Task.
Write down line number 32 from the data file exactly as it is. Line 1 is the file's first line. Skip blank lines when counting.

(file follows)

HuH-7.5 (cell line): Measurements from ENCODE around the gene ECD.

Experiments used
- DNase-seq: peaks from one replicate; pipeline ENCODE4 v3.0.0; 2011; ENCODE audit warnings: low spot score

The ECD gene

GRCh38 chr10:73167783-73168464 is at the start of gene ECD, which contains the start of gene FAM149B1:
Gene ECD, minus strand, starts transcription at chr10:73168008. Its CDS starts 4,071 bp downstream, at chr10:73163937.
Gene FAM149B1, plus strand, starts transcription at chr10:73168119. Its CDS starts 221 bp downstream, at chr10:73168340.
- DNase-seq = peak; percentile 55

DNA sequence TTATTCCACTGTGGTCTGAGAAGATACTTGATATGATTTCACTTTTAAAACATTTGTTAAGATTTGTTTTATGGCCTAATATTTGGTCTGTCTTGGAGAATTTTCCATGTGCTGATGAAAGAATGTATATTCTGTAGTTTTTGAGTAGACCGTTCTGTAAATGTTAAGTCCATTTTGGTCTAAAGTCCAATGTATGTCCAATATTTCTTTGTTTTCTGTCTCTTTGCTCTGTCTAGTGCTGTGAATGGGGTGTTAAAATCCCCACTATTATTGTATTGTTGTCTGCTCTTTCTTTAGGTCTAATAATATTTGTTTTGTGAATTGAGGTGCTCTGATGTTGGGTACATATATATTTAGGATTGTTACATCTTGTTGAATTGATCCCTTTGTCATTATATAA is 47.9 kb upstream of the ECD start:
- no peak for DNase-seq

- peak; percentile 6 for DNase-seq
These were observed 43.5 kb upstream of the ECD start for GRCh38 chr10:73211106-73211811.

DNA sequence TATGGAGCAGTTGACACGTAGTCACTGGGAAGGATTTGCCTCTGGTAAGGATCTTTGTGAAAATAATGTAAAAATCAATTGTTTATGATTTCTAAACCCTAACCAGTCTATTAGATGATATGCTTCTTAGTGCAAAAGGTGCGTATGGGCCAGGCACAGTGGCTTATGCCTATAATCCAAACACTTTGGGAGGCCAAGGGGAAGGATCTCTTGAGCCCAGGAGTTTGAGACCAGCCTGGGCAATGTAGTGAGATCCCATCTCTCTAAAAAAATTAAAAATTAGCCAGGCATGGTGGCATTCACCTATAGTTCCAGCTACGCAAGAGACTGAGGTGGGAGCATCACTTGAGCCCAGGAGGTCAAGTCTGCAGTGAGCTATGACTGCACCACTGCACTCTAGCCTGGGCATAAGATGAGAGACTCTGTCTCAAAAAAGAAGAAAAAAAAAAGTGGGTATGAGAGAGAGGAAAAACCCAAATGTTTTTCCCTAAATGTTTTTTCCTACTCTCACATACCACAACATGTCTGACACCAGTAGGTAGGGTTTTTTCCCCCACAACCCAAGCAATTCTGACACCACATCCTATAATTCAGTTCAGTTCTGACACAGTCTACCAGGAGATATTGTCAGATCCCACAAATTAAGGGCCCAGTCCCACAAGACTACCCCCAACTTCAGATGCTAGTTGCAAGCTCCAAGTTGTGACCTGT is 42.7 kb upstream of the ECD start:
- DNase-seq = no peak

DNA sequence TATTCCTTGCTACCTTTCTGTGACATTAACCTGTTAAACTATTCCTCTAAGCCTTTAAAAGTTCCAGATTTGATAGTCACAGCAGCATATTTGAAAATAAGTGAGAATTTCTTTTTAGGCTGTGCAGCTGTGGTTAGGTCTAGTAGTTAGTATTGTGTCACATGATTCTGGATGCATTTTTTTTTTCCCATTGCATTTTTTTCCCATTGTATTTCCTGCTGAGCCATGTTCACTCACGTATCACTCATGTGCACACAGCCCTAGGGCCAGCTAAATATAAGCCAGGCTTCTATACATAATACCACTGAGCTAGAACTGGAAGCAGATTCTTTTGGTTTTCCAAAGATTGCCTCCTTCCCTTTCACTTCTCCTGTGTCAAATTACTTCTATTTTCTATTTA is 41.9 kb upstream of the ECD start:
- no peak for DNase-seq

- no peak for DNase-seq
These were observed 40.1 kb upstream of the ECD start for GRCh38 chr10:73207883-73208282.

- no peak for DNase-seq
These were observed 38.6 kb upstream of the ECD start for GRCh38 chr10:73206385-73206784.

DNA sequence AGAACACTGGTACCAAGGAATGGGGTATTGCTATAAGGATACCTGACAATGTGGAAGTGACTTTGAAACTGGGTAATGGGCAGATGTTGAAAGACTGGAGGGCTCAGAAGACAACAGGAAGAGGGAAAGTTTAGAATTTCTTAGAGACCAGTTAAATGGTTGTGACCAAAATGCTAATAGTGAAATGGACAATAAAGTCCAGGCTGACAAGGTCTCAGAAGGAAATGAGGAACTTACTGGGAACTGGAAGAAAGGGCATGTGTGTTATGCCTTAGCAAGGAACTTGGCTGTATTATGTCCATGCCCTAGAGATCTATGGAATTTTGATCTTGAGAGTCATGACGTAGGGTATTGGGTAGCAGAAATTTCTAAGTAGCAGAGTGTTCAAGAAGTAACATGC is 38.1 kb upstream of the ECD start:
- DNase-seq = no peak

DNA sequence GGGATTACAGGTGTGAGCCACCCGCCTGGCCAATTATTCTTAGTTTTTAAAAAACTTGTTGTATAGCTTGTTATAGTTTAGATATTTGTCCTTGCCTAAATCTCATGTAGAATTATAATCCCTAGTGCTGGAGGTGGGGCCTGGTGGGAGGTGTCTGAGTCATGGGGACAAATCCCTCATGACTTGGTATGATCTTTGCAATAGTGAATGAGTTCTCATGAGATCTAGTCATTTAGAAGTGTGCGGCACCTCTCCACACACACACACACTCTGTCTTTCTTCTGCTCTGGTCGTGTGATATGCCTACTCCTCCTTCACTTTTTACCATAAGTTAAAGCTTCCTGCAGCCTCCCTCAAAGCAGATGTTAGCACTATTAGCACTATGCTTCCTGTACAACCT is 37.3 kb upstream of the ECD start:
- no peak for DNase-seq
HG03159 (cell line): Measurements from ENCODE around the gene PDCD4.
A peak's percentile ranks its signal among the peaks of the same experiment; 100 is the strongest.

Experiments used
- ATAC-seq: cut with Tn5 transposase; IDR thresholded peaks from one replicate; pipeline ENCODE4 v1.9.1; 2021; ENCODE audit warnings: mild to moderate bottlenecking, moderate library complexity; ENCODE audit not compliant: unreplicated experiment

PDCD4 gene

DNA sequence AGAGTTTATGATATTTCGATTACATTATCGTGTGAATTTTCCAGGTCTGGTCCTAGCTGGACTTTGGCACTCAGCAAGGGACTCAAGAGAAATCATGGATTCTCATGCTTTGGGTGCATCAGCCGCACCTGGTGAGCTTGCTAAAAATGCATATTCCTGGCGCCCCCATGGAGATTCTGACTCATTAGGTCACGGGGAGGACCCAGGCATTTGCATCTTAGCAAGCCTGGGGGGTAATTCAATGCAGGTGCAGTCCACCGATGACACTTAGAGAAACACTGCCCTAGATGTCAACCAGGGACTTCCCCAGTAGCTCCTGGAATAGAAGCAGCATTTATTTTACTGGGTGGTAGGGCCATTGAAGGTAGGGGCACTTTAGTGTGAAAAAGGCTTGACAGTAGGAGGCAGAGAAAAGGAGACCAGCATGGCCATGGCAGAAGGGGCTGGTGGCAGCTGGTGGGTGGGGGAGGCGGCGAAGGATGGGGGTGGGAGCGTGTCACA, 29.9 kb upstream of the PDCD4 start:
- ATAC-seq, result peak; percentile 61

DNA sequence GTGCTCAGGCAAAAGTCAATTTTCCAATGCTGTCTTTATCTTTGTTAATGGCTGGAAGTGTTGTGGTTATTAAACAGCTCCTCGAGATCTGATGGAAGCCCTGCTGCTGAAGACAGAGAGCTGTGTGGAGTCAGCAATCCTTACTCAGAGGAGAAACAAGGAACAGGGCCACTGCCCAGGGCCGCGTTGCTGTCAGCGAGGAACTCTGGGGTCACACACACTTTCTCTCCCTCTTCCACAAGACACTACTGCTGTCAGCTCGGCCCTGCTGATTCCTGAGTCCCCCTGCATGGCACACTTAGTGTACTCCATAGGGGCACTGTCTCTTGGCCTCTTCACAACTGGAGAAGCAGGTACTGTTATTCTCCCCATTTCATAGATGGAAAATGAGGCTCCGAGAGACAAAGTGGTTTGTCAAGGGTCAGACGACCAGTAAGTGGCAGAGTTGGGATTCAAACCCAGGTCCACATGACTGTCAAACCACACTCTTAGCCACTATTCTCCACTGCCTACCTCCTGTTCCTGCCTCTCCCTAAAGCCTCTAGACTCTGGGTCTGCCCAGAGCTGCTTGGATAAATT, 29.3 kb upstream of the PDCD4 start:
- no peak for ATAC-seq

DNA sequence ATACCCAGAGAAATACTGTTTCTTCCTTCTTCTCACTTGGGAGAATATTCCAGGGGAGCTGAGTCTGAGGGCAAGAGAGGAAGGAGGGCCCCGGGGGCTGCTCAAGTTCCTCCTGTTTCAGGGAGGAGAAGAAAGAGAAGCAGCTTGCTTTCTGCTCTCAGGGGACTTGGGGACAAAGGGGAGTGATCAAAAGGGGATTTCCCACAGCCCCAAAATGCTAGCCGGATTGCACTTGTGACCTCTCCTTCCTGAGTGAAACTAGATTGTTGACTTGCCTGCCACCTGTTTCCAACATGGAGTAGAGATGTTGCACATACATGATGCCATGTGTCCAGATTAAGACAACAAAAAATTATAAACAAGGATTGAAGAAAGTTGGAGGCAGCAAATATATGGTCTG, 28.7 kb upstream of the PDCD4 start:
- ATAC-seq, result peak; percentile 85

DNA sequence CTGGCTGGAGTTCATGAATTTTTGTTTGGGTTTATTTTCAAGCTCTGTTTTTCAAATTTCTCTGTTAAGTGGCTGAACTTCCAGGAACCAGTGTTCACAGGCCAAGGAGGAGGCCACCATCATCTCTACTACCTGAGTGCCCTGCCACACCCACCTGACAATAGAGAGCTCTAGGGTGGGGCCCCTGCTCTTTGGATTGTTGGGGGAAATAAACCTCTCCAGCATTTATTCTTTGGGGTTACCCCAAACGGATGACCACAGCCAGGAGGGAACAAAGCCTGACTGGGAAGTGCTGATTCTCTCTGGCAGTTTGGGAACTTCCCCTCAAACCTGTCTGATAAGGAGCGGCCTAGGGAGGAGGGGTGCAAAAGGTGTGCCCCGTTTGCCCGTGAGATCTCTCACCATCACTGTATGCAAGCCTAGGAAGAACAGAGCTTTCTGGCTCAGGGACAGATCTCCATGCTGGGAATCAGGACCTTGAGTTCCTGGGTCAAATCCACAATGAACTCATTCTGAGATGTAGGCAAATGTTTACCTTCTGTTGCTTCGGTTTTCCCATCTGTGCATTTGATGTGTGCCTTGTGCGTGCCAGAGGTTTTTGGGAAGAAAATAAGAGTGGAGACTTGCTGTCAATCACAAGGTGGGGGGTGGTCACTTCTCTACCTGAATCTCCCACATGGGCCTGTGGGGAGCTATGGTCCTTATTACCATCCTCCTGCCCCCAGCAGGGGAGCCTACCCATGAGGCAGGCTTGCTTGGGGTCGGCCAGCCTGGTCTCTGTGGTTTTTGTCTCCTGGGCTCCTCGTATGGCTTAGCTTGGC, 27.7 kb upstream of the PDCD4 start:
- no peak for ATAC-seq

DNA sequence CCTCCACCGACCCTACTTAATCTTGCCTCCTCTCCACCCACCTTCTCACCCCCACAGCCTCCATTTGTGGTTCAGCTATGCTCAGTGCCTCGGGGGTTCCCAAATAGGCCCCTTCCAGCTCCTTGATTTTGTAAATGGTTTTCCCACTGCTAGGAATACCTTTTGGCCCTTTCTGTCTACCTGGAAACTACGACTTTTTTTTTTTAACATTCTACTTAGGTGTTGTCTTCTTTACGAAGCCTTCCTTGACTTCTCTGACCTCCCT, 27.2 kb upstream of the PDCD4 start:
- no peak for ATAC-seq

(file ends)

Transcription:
DNA sequence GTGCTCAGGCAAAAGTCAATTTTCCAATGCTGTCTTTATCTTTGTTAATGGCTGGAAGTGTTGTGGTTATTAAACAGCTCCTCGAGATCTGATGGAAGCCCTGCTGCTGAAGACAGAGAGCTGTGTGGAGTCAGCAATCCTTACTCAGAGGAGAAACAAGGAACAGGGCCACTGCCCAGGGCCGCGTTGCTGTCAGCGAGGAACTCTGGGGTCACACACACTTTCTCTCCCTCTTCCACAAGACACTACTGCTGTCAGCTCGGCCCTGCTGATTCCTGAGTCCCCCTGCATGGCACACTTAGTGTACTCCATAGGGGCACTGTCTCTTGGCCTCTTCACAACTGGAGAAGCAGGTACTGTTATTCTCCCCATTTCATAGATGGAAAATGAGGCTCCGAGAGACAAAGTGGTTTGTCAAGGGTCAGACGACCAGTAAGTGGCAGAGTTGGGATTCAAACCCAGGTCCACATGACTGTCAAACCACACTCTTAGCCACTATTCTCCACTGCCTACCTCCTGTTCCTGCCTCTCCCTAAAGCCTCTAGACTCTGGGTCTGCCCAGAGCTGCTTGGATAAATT, 29.3 kb upstream of the PDCD4 start: